Beckham’s masterstroke

As he counts down the weeks to a return to LA, there are reports in Italy that David Beckham is looking to legal channels to sever links with the Galaxy and remain in the peninsula with Milan for good.


It could so easily have happened two years ago, were it not for the persuasive powers of Alexei Lalas, then General Manager of LA Galaxy, and all the debate over Beckham’s highly publicised move to Milan would never have happened. December 2006, Milan comes in with an offer to take Beckham from Real Madrid when his contract expires in the summer, but all has come too late. Beckham has been banished from Fabio Capello’s first team at Los Merengues and does not feature in Steve McClaren’s vision for a new England post Sven Goran Eriksson. Whether or not this scenario made Beckham doubt his own ability only he would know, but being a man of his word he kept his agreement with the Galaxy and signed for the MLS side, spurning Milan’s advances. Supposedly a man of no regrets, one has to wonder if Beckham wishes he had changed his mind at the time and joined the Rossoneri. Considering the impact the English midfield player has made in his brief stint at the seven-time European champions, it would hardly be surprising.

Many retractors regard the former England captain’s allegedly self-financed arrangement with Milan as solely to prolong his England career, and that Milan agreed to the deal in order to reap the rewards of Brand Beckham. Whilst Beckham’s presence will always equate to a massive windfall for the team that owns him and that playing in Italy will improve his chances to preserve his international career, it is short-sighted to suggest these are the only reasons for the loan-soon-to-be-permanent transfer.


From Milan’s perspective, they have needed a genuine right midfielder for years – for all the samba flair of Ronaldinho, the graceful dynamism of Kaka and the passing ability of Andrea Pirlo, no-one can cross a ball like the former Manchester United man. It is no coincidence that Filippo Inzaghi – at the tender age of thirty-five – has been finding the back of the net regularly since Beckham’s arrival. Despite appearing on the team-sheet as a right-sided central midfielder, once the first whistle goes the team takes on a more flexible formation, with players interchanging rather than being fixed to one position. This is a relatively new tactical approach currently adopted by Europe’s most attractive sides, notably brought to prominence by the Champions league-winning Barcelona team under Frank Rijkaard’s stewardship. The system complements Beckham’s abilities well, allowing him to utilise his work-rate and quick thinking on the ball when in a more central position, and unleash his unparalled crossing technique when pushed out wide.

Those who consider Beckham to only have two parts to his game (set-pieces and crossing ability) are usually England supporters who lament his lack of pace. This issue is certainly a valid concern regarding the player’s capability of starting and finishing an international game, but less relevant to his stay in Serie A. The Italian game is generally observed as slower and more technical than it’s English and Spanish counterparts. This coincides perfectly with Beckham, maximising his strengths and limiting his weaknesses. It also begs the question why more English players who are technically gifted but struggle with the physicality of the Premier League do not make the move to the warmer climates of Italy. A player like David Bentley, a somewhat luxury figure who has become more and more peripheral in Tottenham Hotspur’s plight this season, would be well-suited to Italian football. The pace of the game allows for an easier rest period between fixtures to recover which is particularly useful for older players, as well as the mid winter break enviously craved in England by managers such as Sam Allardyce.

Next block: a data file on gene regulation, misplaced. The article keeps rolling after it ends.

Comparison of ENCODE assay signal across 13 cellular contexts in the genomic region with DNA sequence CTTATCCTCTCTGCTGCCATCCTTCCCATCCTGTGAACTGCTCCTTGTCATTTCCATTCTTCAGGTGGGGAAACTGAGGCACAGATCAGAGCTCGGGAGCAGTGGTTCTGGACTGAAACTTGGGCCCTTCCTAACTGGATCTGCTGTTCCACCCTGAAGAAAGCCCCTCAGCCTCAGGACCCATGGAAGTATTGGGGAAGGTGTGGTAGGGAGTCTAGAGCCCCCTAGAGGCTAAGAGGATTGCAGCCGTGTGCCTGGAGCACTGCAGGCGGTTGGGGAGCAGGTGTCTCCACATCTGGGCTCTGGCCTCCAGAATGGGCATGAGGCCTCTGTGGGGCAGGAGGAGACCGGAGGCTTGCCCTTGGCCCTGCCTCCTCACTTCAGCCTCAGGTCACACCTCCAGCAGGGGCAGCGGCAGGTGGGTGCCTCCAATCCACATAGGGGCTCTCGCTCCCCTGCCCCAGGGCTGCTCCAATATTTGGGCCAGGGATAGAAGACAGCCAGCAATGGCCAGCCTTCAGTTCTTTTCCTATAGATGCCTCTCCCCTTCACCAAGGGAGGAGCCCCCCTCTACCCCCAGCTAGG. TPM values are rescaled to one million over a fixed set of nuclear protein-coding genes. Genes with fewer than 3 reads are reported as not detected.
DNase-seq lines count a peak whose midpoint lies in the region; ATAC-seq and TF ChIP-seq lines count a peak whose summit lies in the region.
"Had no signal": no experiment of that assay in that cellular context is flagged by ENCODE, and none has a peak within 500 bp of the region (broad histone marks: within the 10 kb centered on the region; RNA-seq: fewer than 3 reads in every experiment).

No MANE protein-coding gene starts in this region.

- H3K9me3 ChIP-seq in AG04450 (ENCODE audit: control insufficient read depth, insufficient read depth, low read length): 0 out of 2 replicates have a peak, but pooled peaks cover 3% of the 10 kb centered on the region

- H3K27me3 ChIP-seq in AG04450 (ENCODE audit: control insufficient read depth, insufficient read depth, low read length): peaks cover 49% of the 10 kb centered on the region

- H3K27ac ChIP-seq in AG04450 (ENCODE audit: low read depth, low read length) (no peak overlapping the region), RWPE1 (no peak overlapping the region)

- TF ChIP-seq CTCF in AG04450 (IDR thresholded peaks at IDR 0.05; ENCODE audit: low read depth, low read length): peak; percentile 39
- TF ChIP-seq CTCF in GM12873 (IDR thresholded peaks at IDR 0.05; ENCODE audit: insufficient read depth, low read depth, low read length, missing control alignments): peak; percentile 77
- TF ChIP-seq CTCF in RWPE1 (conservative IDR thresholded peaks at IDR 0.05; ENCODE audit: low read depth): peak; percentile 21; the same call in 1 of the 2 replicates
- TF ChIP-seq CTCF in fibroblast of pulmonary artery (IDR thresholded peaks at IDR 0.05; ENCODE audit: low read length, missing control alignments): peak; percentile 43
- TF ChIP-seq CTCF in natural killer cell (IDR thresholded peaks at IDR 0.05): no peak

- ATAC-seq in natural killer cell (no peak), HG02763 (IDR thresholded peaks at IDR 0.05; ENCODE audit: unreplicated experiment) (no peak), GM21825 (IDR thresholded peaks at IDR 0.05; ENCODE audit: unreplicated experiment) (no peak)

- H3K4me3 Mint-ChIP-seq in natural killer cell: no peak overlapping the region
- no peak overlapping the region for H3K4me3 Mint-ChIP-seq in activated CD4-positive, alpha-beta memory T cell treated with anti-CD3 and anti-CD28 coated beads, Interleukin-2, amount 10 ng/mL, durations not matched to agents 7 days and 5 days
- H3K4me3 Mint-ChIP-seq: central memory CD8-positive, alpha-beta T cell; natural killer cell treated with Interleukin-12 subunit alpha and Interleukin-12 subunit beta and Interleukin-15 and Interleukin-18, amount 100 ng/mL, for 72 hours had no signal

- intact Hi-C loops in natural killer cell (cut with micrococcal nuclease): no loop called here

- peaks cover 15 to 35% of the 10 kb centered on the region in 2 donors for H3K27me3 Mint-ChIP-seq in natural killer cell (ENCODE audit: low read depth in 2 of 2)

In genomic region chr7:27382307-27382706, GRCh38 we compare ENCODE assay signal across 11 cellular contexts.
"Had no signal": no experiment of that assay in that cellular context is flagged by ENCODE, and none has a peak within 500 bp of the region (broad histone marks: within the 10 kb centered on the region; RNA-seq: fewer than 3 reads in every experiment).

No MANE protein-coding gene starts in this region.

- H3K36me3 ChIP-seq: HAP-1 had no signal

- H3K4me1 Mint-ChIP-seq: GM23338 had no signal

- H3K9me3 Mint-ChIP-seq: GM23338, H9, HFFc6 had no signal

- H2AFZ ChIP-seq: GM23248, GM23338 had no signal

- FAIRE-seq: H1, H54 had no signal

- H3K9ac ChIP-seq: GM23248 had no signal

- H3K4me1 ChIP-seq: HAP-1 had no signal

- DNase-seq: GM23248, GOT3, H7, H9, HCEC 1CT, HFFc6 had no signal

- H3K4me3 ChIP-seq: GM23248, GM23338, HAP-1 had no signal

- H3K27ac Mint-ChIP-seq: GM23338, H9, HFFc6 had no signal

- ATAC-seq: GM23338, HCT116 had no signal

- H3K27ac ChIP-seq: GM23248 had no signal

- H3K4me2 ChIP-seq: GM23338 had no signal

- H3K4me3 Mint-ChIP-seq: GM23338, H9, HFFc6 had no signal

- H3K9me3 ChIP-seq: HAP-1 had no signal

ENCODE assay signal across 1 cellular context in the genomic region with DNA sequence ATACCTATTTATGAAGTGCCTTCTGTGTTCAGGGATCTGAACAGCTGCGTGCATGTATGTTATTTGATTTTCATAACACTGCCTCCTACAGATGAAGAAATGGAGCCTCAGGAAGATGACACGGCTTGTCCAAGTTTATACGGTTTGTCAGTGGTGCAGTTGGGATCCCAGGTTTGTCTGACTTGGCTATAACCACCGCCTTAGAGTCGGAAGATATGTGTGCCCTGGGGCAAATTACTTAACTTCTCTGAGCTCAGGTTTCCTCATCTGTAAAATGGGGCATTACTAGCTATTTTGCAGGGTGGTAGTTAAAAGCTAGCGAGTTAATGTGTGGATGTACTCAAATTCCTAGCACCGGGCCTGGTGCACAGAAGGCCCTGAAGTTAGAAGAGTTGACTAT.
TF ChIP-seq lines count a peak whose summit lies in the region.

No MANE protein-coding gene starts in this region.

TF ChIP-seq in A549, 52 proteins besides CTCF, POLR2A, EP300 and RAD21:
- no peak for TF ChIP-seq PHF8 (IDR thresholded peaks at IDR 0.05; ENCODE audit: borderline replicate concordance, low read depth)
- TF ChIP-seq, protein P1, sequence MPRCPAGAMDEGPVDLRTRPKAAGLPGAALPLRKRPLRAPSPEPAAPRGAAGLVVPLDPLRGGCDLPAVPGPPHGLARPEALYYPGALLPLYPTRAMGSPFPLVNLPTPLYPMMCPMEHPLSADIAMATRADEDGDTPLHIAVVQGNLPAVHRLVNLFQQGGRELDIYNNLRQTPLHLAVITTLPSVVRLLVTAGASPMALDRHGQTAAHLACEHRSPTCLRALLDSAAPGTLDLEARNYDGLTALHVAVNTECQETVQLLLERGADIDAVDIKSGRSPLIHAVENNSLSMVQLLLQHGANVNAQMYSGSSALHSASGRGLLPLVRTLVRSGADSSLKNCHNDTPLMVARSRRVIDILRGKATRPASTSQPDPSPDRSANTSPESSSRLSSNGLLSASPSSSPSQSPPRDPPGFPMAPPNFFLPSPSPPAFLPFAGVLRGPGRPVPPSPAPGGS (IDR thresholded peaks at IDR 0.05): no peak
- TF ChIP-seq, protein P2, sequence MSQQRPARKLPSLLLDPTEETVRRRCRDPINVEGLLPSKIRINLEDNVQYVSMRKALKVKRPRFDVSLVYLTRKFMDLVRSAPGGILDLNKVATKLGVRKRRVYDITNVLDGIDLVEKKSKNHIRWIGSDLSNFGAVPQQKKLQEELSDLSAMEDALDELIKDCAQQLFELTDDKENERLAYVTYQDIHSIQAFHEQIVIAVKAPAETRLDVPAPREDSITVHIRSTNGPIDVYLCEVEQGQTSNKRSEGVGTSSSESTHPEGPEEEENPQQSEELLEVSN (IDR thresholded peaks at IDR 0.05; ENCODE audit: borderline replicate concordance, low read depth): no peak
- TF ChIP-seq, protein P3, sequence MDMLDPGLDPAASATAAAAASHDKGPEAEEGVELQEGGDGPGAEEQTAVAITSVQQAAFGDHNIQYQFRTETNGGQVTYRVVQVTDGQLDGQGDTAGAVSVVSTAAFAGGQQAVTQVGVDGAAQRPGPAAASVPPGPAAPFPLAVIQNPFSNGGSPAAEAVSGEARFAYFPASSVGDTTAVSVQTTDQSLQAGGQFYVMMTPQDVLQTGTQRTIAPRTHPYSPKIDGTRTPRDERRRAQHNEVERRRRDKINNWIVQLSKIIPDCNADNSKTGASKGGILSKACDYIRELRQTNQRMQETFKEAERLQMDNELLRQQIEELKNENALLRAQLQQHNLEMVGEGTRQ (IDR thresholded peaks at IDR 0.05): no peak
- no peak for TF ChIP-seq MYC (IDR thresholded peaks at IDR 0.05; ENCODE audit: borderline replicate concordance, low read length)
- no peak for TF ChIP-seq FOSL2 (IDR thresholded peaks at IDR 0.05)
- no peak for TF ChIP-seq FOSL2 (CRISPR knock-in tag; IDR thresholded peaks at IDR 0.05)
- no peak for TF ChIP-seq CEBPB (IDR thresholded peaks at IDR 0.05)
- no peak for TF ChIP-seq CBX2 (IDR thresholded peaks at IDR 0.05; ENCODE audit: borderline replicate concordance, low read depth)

This touches on the crucial point in the argument – age – the main reason why Beckham’s move makes so much sense for both player and club. Milan’s backroom staff, notably their physios and club doctor, is world famous for elongating player’s careers at the top level. The glittering example is Paolo Maldini, but there is a long list of past (Alessandro Costacurta, Cafu) and present players (Giuseppe Favalli, Inzaghi) who have all defied convention and had a big influence in the game into their late 30s. A strict diet and constant monitoring may not be new concepts in the art of maintaining a player’s fitness, but no club has had success like Milan in this department. With that in mind, what better club to handle Beckham’s final years as a professional footballer? Beckham’s passion and appetite for the game is unquestionable, but he has previously commented on having no interest in coaching or managing after retirement, so why not play for a club that gives him the opportunity to play on for longer? Milan will sign a player who can have a great effect on the team, who gives them options they were previously lacking and has an unerring work rate. Not only this, but they can sign him for nothing in December time as his Galaxy contract stipulates, and have a productive three, four, potentially even six years out of him.

So does Beckham wish he had signed for Milan instead of LA Galaxy back in 2006? Probably. Do Milan wish he changed his mind and disappointed Alexei Lalas at the time? Most likely. Of course, there are definite economic benefits to be gained for Adriano Galliani and the other financiers at Milan from having Beckham play in a red and black striped shirt, but there are certainly other benefits too. One thing’s for sure – Pippo Inzaghi won’t want Beckham to be leaving any time soon.

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